Out of the Box: Negative Yielding Debt — The End of the “Old Paradigm”
“It is a capital mistake to theorize in advance of the facts. Insensibly one begins to twist facts to suit theories, instead of theories to suit facts.”
I believe I have finally figured out why so many people, and institutional money managers, are arriving at wrong conclusions, these days, about interest rates, risk assets, and some kind of possible recession. What is happening is that they are using the “Old Paradigm,” to reach their conclusions. I don’t blame them.
This “Old Paradigm” has existed for thousands of years, where the borrower paid the lender for giving them money. This was true at the banks, and in the securities markets. Yes, you can point at a couple of isolated instances, with negative yields, after the Great Depression, but they were insignificant. Nowhere, in recorded history, has there been a significant amount of “Negatively Yielding Debt” and, as of today, according to Deutsche Bank, it stands at $15.1 trillion.
So let me explain what happened. The “Old Paradigm” went out of existence shortly after the financial debacle of 2008/2009. The world’s central banks entered the markets, to save the financial system and, in doing so, they realized that they could make money from nothing and then turn around and use the money to buy sovereign bonds, corporate bonds, equities, and even ETF’s, if it suited them. A lesson was learned and the “New Paradigm” began.
Also, and pay attention here, for thousands of years the national governments were also in the “Old Paradigm.” Their budgets were based on taxes and other forms of money raising, such as selling off property or other assets. The national budgets could only afford so much, and their social programs could only be so big, depending upon the amount of money that was available.
This is no longer the case.
“How often have I said that when you have excluded the impossible whatever remains, however improbable, must be the truth.”
The nations of Switzerland, Japan and the European Union have learned that they can have their central banks, which have no “Independence” from their national governments, make money from nothing, and then support the various governments, and their bond and equity markets, through debt and equity purchases. No new taxes need to be raised. No assets need to be sold-off. Moreover, and here is the ruse, their GDP is not affected and their debt to GDP ratios are not affected because it is all done behind the closed doors of their central banks.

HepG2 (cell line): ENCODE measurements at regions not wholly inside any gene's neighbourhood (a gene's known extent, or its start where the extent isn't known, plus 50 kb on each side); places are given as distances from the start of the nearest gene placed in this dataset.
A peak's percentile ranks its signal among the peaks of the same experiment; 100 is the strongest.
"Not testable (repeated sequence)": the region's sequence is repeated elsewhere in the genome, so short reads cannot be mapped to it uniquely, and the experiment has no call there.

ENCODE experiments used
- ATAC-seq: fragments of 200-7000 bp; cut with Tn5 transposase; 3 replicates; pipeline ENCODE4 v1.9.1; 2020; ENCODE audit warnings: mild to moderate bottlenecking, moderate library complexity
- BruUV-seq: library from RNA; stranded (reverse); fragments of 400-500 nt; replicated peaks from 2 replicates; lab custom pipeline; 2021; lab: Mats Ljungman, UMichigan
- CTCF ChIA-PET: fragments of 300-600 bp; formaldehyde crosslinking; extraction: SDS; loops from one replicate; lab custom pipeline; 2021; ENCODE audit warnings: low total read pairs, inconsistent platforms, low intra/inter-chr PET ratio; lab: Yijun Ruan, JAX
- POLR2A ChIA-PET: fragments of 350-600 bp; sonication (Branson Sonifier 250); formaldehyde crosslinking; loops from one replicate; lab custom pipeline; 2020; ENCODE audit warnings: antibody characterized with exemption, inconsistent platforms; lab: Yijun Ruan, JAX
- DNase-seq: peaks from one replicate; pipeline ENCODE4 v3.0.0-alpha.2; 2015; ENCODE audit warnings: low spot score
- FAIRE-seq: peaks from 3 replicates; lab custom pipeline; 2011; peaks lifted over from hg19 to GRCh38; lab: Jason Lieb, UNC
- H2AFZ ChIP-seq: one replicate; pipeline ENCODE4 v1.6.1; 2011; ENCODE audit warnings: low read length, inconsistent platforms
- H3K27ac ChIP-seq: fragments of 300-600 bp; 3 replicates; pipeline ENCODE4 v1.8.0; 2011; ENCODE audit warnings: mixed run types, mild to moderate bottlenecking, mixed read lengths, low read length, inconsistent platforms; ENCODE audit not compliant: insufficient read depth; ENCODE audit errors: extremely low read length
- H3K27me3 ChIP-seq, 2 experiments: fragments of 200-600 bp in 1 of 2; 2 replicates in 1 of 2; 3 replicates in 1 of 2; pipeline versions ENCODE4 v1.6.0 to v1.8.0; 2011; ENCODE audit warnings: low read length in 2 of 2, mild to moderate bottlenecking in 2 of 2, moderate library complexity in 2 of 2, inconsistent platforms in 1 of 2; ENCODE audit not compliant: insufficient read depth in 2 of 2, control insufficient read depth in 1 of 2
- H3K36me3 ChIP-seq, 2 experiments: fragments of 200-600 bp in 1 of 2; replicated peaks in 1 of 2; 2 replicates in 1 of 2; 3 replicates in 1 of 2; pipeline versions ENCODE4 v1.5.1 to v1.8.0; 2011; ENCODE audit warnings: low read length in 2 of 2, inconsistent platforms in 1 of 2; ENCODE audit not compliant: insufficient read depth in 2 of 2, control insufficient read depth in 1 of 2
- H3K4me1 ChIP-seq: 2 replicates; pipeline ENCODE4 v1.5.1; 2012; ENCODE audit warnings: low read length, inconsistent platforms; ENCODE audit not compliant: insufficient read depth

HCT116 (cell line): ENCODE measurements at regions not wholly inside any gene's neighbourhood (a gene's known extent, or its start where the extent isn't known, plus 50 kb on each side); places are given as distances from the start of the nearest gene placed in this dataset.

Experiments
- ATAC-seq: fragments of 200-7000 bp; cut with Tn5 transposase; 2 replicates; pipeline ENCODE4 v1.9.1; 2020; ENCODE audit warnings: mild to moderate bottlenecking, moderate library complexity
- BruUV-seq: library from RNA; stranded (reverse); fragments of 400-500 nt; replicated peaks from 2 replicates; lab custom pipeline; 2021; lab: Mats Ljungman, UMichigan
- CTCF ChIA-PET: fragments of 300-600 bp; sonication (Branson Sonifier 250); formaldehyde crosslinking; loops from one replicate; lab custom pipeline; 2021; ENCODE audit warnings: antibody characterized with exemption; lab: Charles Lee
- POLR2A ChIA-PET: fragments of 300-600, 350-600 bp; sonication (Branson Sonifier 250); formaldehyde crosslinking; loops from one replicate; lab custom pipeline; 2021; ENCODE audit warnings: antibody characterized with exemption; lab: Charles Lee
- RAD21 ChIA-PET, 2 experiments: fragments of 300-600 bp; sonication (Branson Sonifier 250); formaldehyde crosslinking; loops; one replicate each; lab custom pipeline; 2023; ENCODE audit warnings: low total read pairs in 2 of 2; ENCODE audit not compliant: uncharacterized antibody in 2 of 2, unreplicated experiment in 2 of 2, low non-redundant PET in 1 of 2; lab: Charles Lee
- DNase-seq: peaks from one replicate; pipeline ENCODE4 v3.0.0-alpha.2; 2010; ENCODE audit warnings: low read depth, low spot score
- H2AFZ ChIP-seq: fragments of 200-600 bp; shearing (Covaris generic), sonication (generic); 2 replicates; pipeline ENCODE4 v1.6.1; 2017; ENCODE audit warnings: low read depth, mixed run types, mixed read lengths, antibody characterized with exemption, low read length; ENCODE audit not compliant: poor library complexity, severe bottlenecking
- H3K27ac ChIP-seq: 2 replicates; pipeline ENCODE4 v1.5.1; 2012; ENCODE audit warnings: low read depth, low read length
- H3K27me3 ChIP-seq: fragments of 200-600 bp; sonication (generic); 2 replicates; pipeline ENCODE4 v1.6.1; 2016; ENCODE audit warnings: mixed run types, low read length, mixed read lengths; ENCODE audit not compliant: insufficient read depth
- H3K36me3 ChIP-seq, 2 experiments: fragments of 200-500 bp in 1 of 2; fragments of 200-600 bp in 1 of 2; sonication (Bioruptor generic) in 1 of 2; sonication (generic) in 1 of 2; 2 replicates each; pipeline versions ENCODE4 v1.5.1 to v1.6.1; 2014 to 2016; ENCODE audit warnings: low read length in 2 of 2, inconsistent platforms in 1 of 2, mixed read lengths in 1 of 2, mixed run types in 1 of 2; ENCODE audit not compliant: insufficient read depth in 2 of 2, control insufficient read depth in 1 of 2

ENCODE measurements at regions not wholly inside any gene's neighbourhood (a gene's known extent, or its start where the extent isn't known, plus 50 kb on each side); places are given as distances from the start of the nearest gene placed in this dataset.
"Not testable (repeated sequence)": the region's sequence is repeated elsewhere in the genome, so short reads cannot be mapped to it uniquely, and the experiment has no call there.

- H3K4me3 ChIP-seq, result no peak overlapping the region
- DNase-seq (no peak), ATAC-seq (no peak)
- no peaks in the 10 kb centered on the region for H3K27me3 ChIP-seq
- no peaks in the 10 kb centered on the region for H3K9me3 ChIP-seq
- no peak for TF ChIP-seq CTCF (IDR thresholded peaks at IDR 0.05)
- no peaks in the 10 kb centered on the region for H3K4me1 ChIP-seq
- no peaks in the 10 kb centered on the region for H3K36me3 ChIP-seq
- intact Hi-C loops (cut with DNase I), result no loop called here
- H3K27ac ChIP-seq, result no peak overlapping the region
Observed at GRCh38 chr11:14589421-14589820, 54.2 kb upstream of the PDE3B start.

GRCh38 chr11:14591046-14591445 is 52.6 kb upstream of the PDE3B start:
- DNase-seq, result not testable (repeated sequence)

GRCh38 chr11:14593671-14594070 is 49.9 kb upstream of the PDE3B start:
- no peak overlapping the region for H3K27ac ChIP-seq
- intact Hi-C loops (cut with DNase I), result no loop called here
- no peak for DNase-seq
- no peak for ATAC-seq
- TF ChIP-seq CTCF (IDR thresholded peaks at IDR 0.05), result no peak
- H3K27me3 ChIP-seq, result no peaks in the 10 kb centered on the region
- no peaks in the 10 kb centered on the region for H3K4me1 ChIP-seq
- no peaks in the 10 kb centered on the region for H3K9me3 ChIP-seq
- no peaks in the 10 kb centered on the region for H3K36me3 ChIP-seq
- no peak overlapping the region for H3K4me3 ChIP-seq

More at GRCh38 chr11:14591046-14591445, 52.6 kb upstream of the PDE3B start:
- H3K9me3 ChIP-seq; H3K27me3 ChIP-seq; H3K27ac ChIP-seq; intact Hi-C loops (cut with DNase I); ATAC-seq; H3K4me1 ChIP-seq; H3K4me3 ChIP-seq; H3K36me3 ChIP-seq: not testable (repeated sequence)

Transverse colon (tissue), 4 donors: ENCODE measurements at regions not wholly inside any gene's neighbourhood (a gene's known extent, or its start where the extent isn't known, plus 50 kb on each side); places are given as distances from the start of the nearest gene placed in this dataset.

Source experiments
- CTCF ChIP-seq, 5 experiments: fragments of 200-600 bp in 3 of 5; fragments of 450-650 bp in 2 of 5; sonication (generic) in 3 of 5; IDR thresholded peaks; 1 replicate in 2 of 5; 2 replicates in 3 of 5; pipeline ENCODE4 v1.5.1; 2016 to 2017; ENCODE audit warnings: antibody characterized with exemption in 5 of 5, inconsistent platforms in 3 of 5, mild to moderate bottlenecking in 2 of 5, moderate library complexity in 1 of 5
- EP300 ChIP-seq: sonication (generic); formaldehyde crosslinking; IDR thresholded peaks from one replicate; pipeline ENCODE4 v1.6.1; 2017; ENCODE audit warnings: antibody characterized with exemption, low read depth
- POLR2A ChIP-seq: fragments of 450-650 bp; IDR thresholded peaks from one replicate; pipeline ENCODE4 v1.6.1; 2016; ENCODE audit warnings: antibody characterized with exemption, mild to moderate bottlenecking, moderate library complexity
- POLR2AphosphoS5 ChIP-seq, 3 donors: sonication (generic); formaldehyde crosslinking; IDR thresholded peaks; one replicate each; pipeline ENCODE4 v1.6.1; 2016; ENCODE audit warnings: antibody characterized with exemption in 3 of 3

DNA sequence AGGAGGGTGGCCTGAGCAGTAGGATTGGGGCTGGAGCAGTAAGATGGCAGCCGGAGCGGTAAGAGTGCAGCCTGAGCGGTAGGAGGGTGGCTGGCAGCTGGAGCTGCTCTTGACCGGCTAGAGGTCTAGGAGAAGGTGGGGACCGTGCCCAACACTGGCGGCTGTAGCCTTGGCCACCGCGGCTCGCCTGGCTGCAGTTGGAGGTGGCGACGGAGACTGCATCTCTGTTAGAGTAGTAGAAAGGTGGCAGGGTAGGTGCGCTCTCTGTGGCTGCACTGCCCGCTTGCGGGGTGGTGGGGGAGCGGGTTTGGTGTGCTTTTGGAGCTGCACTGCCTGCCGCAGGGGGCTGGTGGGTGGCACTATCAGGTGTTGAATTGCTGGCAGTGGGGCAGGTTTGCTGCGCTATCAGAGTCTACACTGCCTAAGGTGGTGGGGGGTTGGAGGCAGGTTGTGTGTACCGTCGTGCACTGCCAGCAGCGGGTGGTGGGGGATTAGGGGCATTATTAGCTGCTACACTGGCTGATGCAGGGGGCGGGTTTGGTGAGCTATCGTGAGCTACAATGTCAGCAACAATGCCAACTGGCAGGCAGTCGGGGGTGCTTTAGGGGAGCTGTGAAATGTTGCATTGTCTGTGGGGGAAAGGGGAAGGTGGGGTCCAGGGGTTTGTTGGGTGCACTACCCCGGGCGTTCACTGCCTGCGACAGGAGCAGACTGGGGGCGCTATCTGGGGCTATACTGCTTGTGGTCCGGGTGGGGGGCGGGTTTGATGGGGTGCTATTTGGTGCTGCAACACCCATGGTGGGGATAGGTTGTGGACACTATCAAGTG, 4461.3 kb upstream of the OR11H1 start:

This also has another positive affect, for them, which are national yields that are either slightly more than nothing, nothing, or less than nothing and hence, the $15.1 trillion of negatively yielding debt. The governments are financing themselves through their central banks, which is the “New Paradigm,” and one that won’t likely be going away anytime soon. Why I say that many governments in Europe are insolvent is because they cannot afford, as a country, their current budgets or their current social programs. They can afford them, with the help of the ECB, and their “Pixie Dust Money,” but that is the “ONLY” way they can be afforded.
“Pay no attention to that man behind the curtain.”
-The Wizard of Oz
So, the financial chicanery in Switzerland, Japan and the European Union, then leads us to the United States. It is having a marked effect on us and make “NO” mistake about that. These nations are running the game and we are suffering as a result as the Fed, our central bank, is not responding properly to the antics of the other central banks. Our Dollar is too strong. Our interest rates are too high and the whole scenario is a “Boon for Borrowers” and an “Incursion for Investors.” Moreover, the investors in the foreign countries are running over here, with their money, to buy equities and bonds, as it is the last safe place, with any kind of yield.
The truth of it is that the Fed has to lower interest rates, to keep America competitive in the global marketplace. There is really no other choice. Then it gets even more interesting. The Fed does have choices about its investments.
The Fed should start buying Treasury Bills, it does not buy them currently, and then the “Yield Curve” would normalize and stop all of the ridiculous talk about some type of recession. The Fed could use their balance sheet to not only buy Treasuries, but taxable infrastructure Municipal bonds to help the country. They could also expand their balance sheet and give even more of their profits to the government, which would help to reduce the national deficit.
Let me be very clear. The “Old Paradigm” is dead and buried and won’t be coming back. The “New Paradigm,” where the central banks are involved in supporting national budgets, is here to stay. Money managers, and ratings agencies, need to therefore include the size and scope of the central banks’ assets, and investments, as part of their consideration, about any given country. No central bank is a stand-alone institution. We are off on a new road and your recognition of this is vital, to your success.
“Come, Watson, come! The game is afoot.”
Mark J. Grant
Chief Global Strategist, Fixed Income
B. Riley FBR Inc.
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